“Sorry” is an easy word to spell. But it’s a meaningless word to say, unless it’s delivered effectively.
Today’s Tricky Tuesday is about learning how to deliver an effective Sorry after screwing up again and after promising to do better.
The cast of characters
Jack and Shaya are a young couple with their first child on the way. Jack is one of those people who would do anything for his friends. Shaya loves that about him. What she doesn’t love is when he breaks his promises to her, either because he doesn’t want to disappoint his friends, he’s having too much fun, or because he doesn’t want his friends to think he’s being controlled by his wife.
In today’s example, Jack is in the doghouse and won’t get out by offering a quick and sheepish (dogish?) “Sorry.” For any apology to be meaningful, it needs to include real repair which—according to the Gottman Institute—is an essential skill to master if you want to be in healthy relationship.
Weeks ago, Shaya told him about an award she was receiving and asked him to put the date on his calendar so he could go with her to the awards banquet. The night before the banquet, a buddy called and invited Jack to go fishing the following morning. The plan was to leave the house by 6 AM and be back by noon. This sounded perfect.
Although in theory this plan would work, Shaya was worried. She wanted to say yes, but she knew from experience that once Jack and his buddies started fishing, they had a hard time stopping.
“I don’t mind you going,” she said, “but you have to promise to quit early. I don’t want to be stressed-out before the banquet wondering if you’ll make it home in time.”
“I promise to be back before noon, so you can relax for the rest of the day.”
The next morning, Jack’s friend showed up 45 minutes later than planned. There was still time to go fishing and be back by noon, but Jack knew it would be tight. To keep his promise to be back before noon meant they would have to quit fishing an hour earlier.
But they didn’t quit an hour earlier. They quit 45 minutes earlier and then got caught in road construction. By the time Jack got home, Shaya had already left for the banquet.
Knowing he had blown it, Jack threw on some clothes and had his buddy drop him off at the banquet. As luck would have it, he sat down| moments before Shaya got up to accept her award.
By that time, Shaya wanted nothing to do with him. Not only did Jack break his promise, but he hadn’t showered and looked like he had just wandered in off the street.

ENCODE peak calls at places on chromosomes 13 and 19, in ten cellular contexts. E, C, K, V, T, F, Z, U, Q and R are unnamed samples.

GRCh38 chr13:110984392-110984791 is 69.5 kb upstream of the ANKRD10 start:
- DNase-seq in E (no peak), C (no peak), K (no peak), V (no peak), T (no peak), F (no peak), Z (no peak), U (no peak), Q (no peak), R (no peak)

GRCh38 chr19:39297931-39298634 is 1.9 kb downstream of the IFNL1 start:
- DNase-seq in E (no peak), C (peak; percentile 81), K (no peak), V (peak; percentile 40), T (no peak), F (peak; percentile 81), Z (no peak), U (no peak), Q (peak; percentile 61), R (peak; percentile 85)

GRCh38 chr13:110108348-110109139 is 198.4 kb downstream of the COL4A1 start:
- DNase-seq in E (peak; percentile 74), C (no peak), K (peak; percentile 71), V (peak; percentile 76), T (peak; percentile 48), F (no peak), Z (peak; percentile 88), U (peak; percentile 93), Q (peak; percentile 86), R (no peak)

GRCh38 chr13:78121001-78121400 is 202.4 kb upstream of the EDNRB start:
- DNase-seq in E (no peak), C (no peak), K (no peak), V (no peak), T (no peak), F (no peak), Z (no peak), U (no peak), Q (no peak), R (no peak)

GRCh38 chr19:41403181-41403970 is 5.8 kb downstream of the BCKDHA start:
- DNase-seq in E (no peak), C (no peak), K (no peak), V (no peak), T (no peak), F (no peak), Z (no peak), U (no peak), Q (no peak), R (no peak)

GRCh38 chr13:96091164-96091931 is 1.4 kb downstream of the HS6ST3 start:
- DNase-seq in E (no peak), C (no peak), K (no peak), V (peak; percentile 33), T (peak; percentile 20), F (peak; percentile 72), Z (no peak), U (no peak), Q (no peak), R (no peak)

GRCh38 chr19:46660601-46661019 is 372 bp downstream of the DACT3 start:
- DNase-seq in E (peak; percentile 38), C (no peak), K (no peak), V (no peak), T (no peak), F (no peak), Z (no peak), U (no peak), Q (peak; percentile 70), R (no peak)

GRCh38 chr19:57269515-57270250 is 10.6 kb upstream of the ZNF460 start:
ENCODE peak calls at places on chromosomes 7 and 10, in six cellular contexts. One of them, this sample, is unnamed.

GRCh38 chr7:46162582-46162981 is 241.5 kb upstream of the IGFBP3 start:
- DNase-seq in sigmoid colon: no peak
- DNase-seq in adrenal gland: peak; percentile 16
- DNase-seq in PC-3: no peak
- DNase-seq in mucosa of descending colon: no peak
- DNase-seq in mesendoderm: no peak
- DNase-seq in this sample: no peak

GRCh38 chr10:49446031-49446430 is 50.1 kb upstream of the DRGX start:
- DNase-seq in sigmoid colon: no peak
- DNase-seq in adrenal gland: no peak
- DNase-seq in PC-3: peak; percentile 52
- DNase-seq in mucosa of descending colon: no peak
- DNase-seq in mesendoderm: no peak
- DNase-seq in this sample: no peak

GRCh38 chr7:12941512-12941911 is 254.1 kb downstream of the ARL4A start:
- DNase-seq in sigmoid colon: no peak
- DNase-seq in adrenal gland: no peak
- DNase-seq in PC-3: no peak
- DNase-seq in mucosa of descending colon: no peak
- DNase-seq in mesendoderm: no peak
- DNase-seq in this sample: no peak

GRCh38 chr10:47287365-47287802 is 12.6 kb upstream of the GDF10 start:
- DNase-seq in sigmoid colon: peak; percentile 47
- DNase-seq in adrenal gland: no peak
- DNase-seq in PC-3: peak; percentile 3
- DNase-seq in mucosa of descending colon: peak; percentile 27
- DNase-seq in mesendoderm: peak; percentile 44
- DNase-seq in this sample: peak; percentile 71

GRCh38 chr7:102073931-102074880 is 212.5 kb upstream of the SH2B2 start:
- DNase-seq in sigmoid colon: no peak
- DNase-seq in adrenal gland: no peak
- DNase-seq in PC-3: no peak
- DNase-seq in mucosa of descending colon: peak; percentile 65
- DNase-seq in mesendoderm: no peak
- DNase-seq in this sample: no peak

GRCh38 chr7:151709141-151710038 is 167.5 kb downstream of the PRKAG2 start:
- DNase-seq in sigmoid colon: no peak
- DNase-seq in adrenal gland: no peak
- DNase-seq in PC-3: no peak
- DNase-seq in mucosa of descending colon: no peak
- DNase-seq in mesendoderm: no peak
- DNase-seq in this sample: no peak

The dinner was a disaster and the ride home was worse.
“Do not talk to me,” Shaya said to him. “And just so you know, I don’t ever want to hear your excuse for not being home by noon.”
Okay, so what’s the way back for Jack?
There’s nothing Jack can do to erase the facts. He promised he would be home before noon and he wasn’t. Not only did he break his promise by not being home on time. He didn’t call Shaya to say he’d be late so she didn’t worry that he might have drowned or been in an accident. He just showed up at the last possible moment looking like a rumpled mess.
What Jack would like to do is explain to Shaya why he was late: He left in time, but got Shaya about the road construction,
But explaining won’t help. When you break a promise, it doesn’t matter that you meant well. It doesn’t matter that you were caught in traffic. The only thing that matters is that the other person feels like you understand how your actions hurt them.
For example, if you accidentally run over my dog because it got off its leash, I don’t want to hear a lecture about what a bad dog owner I am for not controlling my dog. What I want is for you to stop your car and run out into the street to see if there’s any way to save him, If there is, I want you to do it, and no matter what happens next, I want to hear how sorry you are and how terrible you feel about my poor dog.
When you break a promise, your reasons don’t matter. What does matter is that the other person feels like you understand how your actions hurt them, and believes that you are going to do whatever you can to repair the damage, as quickly as possible.
The Sorry card was designed to teach you how to apologize effectively, without making excuses, or explaining how or why you did what you did. The only time the other person is going to care why you did something that hurt them is after they believe you understand how your behavior affected them, and that you want to do something to show that you get it.
For example, say you forget to pick up your child because you forgot which day she had soccer. That doesn’t make you a bad parent. But that little person standing all alone in her blue knee-highs may be scared, or angry, or be feeling like you didn’t love her enough to remember. The point is, an apology is about them, not you. So don’t be quick to explain. Or add a ‘but…’ to your Sorry.
Here is the start of the Sorry card Jack might have written, using the Sorry card from the Express Yourself Ecard app. As you can see, nowhere does he defend or explain his reasons. His first priority is to acknowledge his screw-up and take full responsibility for it. And because it can be sent via email, even if Shaya’s not ready to talk to him, she probably would be curious to read a heartfelt Sorry if it dinged her on her iPhone.